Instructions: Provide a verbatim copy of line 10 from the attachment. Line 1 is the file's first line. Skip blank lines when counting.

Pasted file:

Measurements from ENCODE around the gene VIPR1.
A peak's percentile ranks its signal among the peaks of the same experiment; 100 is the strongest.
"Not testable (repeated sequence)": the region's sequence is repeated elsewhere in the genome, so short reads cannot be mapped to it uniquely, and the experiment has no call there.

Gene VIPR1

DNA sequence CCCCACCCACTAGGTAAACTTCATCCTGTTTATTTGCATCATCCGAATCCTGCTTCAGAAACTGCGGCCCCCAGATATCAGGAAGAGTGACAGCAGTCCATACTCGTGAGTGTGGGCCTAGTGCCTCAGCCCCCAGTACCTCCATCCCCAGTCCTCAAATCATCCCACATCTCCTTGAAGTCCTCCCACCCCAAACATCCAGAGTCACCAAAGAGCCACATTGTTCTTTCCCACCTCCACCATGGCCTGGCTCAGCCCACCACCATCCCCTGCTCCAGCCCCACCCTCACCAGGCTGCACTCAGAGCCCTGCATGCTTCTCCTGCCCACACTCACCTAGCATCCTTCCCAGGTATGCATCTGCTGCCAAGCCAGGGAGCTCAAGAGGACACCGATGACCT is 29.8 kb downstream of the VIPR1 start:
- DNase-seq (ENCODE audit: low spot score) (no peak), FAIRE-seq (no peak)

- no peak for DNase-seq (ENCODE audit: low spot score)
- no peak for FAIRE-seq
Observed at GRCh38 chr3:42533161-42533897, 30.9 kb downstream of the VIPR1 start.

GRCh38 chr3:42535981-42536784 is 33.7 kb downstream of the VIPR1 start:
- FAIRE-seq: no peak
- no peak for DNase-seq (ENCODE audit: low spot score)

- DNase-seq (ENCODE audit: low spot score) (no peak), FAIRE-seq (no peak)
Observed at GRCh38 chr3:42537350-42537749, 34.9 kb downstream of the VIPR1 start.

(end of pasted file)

GRCh38 chr3:42535981-42536784 is 33.7 kb downstream of the VIPR1 start: